2. Tahir MA, et al. Effect of antidepressants on REM sleep in the elderly population: a literature review. Presented at: Institute of Psychiatric Services (IPS): The Mental Health Services 2016 Conference; October 7, 2016; Washington, DC. Abstract 14.
3. Meuret AE, Rosenfield D, Bhaskara L, et al. Timing matters: Endogenous cortisol mediates benefits from early-day psychotherapy. Psychoneuroendocrinology. 2016;74:197-202.


Thumbs up to George, you hit the nail right on the head! Either the assumption of blame for the ND is a wild leap of logic, or he's leaving out something very important.

Susanna @

The effects of anti depressants in suppressing REM sleep has been studies for decades and the degree of suppression is associated with the effectiveness in lifting mood. Depression generally is associated with increased time spent in REM sleep. The fact that sleep disorders may be an indicator of a neurodegenerative disorder can't really be blamed on something given to manage the sleep disorder.

George @

In many comments about: 'placebo response rates', the basic fact that placebo is actually an active therapy is missed, just attending an office triggers, for example, the 'transfert' phenomenon, and anything prescribed, including placebo, elicits responses and noticeable changes in the brain and disease process of the patient who consulted.
The best attitude wouldn't be perhaps: 'searching for new non-drug tactics', the strategy is always achieving cure or relievement, but considering what caused this 30-40% 'subjective improvement' with placebo, or the adequacy of the diagnostic label, as the disease that never gets a good therapy is the undiagnosed or misdiagnosed condition.
Is biology, e.g, infectious, metabolic diseases, always considered enough in the work-up of 'psychiatric' patients?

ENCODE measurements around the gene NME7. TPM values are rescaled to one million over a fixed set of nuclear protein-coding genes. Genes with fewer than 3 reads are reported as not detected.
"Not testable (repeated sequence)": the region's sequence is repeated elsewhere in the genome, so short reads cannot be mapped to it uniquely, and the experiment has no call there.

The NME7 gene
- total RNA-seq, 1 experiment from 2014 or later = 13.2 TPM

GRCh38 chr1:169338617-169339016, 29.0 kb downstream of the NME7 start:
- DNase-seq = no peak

I have the hunch that Neurology and Psychiatry will soon reunite, and not only because 'Entwurf einer Psychologie fuer Neurologen', by S Freud...

Jose @

The high placebo rate can be attributed to two factors;

1. Under the rubric Major Depressive Disorder are more than one illness.
Not all will respond to current psychopharmalogical agents used without any discrimination among them.This will include those for whom anti depressants will not be at all effective.

2. Unless regulations have changed since my days an IRB chairman,the FDA requires that new antidepressants first be tested against placebo. Therefore, severely depressed patients, who are most likely to respond to medication cannot be included in these clinical trials.

Therefore,no surprise. We exclude those most likely to respond to an effective drug and include those least likely to do so.

Don Kornfeld

donald @

You are talking about Phase I of a clinical trial in which the med is compared against a placebo in a normal (not diagnosed as depressed) random population to determine what adverse effects or side-effects the proposed med has. Only in later Phases of a clinical trial are the med and the placebo tried on study participants diagnosed as depressed. My impression is that antidepressants of all kinds are not significantly better than placebo, as shown in completed clinical trials.

George @